Shi-Yong Sun, Wei Zhou and their colleagues have found that cancer cells are sneaky: blockade the front door (for glucose metabolism, this means hitting them with the chemical 2-deoxyglucose) and they escape out the back by turning on certain survival pathways. This means combination tactics or indirectly targeting glucose metabolism through the molecule mTOR might be more effective, the Nature article says.
A quote from the article:
Clearly, metabolic pathways are highly interconnected with pathways that govern the hallmarks of cancer, such as unrestrained proliferation and resistance to cell death. The many metabolic enzymes, intermediates and products involved could be fertile ground for improving cancer diagnostics and therapeutics.
The Winship Cancer Institute of Emory University offers a collaborative approach for dealing with cancer that begins as soon as a patient is diagnosed. The program considers the emotional, psychological and physical symptoms associated with cancer and its treatment.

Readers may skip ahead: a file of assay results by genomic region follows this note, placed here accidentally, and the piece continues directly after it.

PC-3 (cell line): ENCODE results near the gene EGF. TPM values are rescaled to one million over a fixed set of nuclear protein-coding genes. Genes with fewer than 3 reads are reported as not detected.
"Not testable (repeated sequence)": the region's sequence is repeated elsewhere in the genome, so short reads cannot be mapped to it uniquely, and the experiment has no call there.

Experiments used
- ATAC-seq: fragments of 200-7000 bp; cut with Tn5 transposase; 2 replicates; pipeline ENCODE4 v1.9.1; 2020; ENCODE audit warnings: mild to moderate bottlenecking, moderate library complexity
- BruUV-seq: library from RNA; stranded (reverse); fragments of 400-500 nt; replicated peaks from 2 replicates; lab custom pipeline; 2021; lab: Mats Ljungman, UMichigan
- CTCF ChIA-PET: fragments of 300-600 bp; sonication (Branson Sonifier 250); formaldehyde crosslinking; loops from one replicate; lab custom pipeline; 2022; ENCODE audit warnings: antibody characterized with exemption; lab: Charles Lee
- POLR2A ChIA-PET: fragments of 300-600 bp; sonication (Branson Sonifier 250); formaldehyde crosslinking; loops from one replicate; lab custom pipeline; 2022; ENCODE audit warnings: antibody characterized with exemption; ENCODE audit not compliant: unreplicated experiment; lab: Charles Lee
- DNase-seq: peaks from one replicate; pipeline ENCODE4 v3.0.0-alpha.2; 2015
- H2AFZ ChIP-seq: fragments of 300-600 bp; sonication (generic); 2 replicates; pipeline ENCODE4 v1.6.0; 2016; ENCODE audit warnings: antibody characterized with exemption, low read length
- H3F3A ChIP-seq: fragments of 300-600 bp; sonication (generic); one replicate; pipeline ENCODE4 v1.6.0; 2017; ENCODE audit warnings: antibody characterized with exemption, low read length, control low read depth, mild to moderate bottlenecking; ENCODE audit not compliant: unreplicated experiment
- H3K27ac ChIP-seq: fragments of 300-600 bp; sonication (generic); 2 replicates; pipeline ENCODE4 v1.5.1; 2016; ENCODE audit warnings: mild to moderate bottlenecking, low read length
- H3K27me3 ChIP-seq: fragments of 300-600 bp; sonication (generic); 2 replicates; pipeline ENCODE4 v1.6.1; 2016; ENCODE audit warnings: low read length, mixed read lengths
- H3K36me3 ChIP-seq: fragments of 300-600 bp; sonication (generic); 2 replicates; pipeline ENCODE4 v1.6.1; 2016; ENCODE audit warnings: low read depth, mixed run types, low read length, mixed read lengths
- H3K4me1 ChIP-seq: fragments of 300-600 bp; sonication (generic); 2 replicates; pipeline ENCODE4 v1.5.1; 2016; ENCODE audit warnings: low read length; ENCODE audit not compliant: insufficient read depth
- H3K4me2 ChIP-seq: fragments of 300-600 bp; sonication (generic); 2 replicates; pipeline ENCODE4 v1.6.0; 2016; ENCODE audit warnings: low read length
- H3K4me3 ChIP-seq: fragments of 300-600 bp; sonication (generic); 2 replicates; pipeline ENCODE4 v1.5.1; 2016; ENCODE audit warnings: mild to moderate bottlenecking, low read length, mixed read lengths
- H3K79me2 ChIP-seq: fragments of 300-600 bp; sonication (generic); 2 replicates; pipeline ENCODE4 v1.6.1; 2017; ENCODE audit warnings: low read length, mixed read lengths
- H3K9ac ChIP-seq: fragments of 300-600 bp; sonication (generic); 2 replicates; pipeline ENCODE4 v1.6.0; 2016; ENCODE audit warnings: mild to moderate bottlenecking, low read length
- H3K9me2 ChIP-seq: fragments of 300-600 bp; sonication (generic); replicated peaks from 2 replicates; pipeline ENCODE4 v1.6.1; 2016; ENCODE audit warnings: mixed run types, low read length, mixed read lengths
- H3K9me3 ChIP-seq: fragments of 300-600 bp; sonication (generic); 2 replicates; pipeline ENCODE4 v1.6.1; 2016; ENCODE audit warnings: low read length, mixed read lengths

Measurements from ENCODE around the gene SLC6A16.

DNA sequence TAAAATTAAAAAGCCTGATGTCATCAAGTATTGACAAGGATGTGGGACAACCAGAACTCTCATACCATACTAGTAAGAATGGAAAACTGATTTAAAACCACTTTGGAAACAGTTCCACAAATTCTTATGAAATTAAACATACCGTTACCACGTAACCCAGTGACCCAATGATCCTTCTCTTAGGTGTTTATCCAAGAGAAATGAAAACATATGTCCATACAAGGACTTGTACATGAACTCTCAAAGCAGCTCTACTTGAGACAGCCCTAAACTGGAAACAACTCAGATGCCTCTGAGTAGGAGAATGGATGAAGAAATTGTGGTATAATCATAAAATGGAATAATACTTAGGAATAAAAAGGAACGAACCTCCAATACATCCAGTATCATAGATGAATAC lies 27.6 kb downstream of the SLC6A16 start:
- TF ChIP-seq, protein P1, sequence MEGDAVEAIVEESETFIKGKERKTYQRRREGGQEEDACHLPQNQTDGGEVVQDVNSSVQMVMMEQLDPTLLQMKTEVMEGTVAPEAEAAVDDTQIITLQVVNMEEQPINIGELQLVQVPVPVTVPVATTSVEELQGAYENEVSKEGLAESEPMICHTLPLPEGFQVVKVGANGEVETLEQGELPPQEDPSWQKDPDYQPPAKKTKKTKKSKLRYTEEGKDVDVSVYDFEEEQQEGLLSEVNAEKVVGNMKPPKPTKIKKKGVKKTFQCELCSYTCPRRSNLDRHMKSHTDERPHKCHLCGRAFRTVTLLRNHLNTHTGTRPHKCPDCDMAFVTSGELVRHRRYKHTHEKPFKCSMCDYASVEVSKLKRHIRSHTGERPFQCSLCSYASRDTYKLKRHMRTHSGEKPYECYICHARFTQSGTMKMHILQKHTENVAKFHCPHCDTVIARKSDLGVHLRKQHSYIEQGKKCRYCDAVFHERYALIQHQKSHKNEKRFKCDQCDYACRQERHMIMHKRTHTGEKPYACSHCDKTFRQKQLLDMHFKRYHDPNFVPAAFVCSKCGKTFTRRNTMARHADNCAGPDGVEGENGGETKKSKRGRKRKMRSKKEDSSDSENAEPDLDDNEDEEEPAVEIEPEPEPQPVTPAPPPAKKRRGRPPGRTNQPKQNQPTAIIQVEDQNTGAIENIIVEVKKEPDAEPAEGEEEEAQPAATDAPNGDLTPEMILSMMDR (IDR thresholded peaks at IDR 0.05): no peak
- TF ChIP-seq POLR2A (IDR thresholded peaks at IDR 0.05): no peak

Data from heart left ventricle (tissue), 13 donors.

Winship Cancer Institute of Emory University
And options for patients may include cognitive therapy, antidepressants, or both. Anger, fear, and anxiety mixed with the physical and emotional side effects of cancer treatments can lead to depression during and even after treatment, when patients may feel isolated.
Darren Johnson spent his 19th birthday undergoing a bone marrow transplant. A few weeks earlier, Johnson had been diagnosed with myelodysplasia, a form of leukemia in which the bone marrow fails to produce enough normal blood cells. He endured a year of treatment and then a lengthy recovery. (Watch “When Life Goes On,” a short video about his story.)
Only relatively recently have health care providers turned serious attention to the emotional well-being of cancer patients. They have realized that easing the emotional burden of a cancer diagnosis for patients and families may actually improve treatment and outcome.